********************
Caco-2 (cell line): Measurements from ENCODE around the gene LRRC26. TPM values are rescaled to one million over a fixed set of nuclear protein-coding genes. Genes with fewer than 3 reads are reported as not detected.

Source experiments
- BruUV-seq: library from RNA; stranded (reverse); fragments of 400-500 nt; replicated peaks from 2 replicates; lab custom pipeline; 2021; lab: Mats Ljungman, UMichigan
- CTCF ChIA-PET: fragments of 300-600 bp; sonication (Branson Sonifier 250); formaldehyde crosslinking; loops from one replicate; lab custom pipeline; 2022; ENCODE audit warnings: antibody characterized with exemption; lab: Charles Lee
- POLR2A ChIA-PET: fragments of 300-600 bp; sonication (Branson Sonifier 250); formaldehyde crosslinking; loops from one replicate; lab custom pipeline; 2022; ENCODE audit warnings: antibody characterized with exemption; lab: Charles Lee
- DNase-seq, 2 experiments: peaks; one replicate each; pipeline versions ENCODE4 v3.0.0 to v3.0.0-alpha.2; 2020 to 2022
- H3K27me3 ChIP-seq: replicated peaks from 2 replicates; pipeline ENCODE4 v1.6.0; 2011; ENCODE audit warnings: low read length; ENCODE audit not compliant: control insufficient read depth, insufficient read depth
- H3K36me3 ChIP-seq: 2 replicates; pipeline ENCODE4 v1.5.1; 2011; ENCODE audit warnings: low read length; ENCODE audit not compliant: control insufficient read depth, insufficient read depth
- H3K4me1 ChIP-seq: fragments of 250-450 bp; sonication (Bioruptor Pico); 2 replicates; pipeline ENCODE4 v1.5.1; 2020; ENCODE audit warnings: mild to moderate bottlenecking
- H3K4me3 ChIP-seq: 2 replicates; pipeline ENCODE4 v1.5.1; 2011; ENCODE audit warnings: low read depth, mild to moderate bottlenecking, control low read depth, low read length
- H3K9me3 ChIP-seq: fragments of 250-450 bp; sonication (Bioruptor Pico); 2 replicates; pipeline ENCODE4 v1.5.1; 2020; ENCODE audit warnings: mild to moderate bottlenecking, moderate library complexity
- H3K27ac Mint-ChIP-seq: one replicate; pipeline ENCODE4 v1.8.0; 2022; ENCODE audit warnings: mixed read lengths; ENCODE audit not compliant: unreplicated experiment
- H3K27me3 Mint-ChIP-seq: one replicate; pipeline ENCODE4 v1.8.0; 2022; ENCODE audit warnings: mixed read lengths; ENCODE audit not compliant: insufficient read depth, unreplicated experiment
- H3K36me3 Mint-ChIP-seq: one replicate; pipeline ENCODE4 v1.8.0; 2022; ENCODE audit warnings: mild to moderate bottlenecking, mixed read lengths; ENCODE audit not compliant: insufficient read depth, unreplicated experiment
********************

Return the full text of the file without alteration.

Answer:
Caco-2 (cell line): Measurements from ENCODE around the gene LRRC26. TPM values are rescaled to one million over a fixed set of nuclear protein-coding genes. Genes with fewer than 3 reads are reported as not detected.

Source experiments
- BruUV-seq: library from RNA; stranded (reverse); fragments of 400-500 nt; replicated peaks from 2 replicates; lab custom pipeline; 2021; lab: Mats Ljungman, UMichigan
- CTCF ChIA-PET: fragments of 300-600 bp; sonication (Branson Sonifier 250); formaldehyde crosslinking; loops from one replicate; lab custom pipeline; 2022; ENCODE audit warnings: antibody characterized with exemption; lab: Charles Lee
- POLR2A ChIA-PET: fragments of 300-600 bp; sonication (Branson Sonifier 250); formaldehyde crosslinking; loops from one replicate; lab custom pipeline; 2022; ENCODE audit warnings: antibody characterized with exemption; lab: Charles Lee
- DNase-seq, 2 experiments: peaks; one replicate each; pipeline versions ENCODE4 v3.0.0 to v3.0.0-alpha.2; 2020 to 2022
- H3K27me3 ChIP-seq: replicated peaks from 2 replicates; pipeline ENCODE4 v1.6.0; 2011; ENCODE audit warnings: low read length; ENCODE audit not compliant: control insufficient read depth, insufficient read depth
- H3K36me3 ChIP-seq: 2 replicates; pipeline ENCODE4 v1.5.1; 2011; ENCODE audit warnings: low read length; ENCODE audit not compliant: control insufficient read depth, insufficient read depth
- H3K4me1 ChIP-seq: fragments of 250-450 bp; sonication (Bioruptor Pico); 2 replicates; pipeline ENCODE4 v1.5.1; 2020; ENCODE audit warnings: mild to moderate bottlenecking
- H3K4me3 ChIP-seq: 2 replicates; pipeline ENCODE4 v1.5.1; 2011; ENCODE audit warnings: low read depth, mild to moderate bottlenecking, control low read depth, low read length
- H3K9me3 ChIP-seq: fragments of 250-450 bp; sonication (Bioruptor Pico); 2 replicates; pipeline ENCODE4 v1.5.1; 2020; ENCODE audit warnings: mild to moderate bottlenecking, moderate library complexity
- H3K27ac Mint-ChIP-seq: one replicate; pipeline ENCODE4 v1.8.0; 2022; ENCODE audit warnings: mixed read lengths; ENCODE audit not compliant: unreplicated experiment
- H3K27me3 Mint-ChIP-seq: one replicate; pipeline ENCODE4 v1.8.0; 2022; ENCODE audit warnings: mixed read lengths; ENCODE audit not compliant: insufficient read depth, unreplicated experiment
- H3K36me3 Mint-ChIP-seq: one replicate; pipeline ENCODE4 v1.8.0; 2022; ENCODE audit warnings: mild to moderate bottlenecking, mixed read lengths; ENCODE audit not compliant: insufficient read depth, unreplicated experiment